An expert pediatric cardiologist and a trained pediatrician performed the transthoracic echocardiographies. All measurements were performed on 3 consecutive cardiac cycles. The pediatric cardiologist reviewed all the images acquired. The analysis included standard left ventricle chamber measurements (two-dimensional M-mode), blood flow velocity through the mitral valve (pulsed-wave doppler) and tissue peak velocities for the interventricular septum and left ventricle parietal wall (pulsed-wave TDI).

The variables measured on 2D M-mode ultrasonography were: interventricular septum thickness in diastole (IVSd) and systole (IVSs), left ventricle end-diastolic diameter (LVEDD or LVIDd), left ventricle end-systolic diameter (LVESD or LVIDs), left ventricle posterior wall in diastole (LVPWd) and systole (LVPWs). Shortening fraction (SF) and ejection fraction (EF) were calculated from M-mode measurements of LV dimensions at the level of mitral valve leaflet using parasternal long axis view. The EF was considered normal when ≥55% and mildly abnormal between 54 and 45% [6]. LVFS was considered normal when ≥28%. LVEF and LVSF are good surrogate measure of systolic performance, while ventricular (LVIDd/LVIDs and LVPWd/LVPWs) and septal (IVSd and IVSs) dimensions were used to monitor the impact of the treatment on the ventricular structure [5]. Z-scores were calculated for M-mode parameters (IVSs, LVIDs, LVIDd, LVPWd). Despite susceptible of both inter- and intra-rater variability, these measures are easily reproducible, can be monitored over time and was found to be reliable in pediatric patients [7].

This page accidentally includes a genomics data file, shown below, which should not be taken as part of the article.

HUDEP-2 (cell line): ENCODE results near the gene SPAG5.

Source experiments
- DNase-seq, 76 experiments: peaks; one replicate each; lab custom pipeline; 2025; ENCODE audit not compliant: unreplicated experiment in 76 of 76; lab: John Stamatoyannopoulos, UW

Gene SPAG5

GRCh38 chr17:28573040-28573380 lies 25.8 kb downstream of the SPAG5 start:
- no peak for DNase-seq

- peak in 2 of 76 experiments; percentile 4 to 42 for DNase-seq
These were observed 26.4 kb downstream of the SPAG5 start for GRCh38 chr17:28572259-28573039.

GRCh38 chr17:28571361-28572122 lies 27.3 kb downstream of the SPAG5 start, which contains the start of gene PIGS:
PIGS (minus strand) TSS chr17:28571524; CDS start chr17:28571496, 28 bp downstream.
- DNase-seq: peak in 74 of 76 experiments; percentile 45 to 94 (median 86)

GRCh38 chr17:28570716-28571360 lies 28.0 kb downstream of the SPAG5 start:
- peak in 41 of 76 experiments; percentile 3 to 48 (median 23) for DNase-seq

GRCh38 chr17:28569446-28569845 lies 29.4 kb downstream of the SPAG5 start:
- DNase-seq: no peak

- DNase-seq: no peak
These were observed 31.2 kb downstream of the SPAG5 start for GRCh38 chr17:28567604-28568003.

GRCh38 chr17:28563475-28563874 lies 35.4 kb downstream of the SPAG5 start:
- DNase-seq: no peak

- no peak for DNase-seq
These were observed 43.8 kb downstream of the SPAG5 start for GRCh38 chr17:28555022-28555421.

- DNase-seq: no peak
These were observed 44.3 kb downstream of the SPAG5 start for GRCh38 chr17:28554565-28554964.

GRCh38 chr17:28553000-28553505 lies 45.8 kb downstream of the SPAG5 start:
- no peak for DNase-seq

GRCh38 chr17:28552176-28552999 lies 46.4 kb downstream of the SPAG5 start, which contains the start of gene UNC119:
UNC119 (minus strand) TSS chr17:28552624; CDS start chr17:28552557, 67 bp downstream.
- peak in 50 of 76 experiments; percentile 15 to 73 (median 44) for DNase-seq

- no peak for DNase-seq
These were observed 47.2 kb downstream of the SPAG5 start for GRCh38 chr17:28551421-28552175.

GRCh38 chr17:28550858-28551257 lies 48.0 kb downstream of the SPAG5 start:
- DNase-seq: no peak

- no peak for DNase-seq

Pulsed-wave Doppler was used to evaluate the diastolic function: mitral inflow wave velocity in the early diastole (E) and in the late diastole (A), left ventricle isovolumic relaxation time (IVRT) and E deceleration time (DT) were measured. Sample volume was placed between the leaflets of the mitral valve. The Diastolic function was considered normal when E/A ratio ranged between 0.9 and 1.5, abnormal with delayed relaxation pattern if E/A ratio < 0.9 and with restrictive pattern if E/A ratio > 2. Pulsed-wave Tissue Doppler Imaging (TDI) was used to add information on both systolic and diastolic performance. The apical four chamber view was used to assess peak myocardial velocities of the LV during systole (S′), early diastole (E’) and late diastole (A’). E’/A’ index and E/E’ index were calculated. The sample volume was placed at the basal and median segments of the interventricular septum (IVSb, IVSm) and left ventricular posterior wall (LVPWb, LVPWm). We did not include the evaluation of LV apical segments because myocardial velocities decreases toward the apex of the heart, resulting in unreliable and less significant measurements in this segment [8]. The same measurements were recorded from the lateral segment of the mitral annulus to evaluate the mitral annular displacement (MAD), as suggested from the American Society of Echocardiography [9] (Fig. 1). We chose to evaluate these three segments to detect potential regional wall motion abnormalities [10].
Fig. 1
Fig. 1

Pulsed-wave TDI sample volume placement regions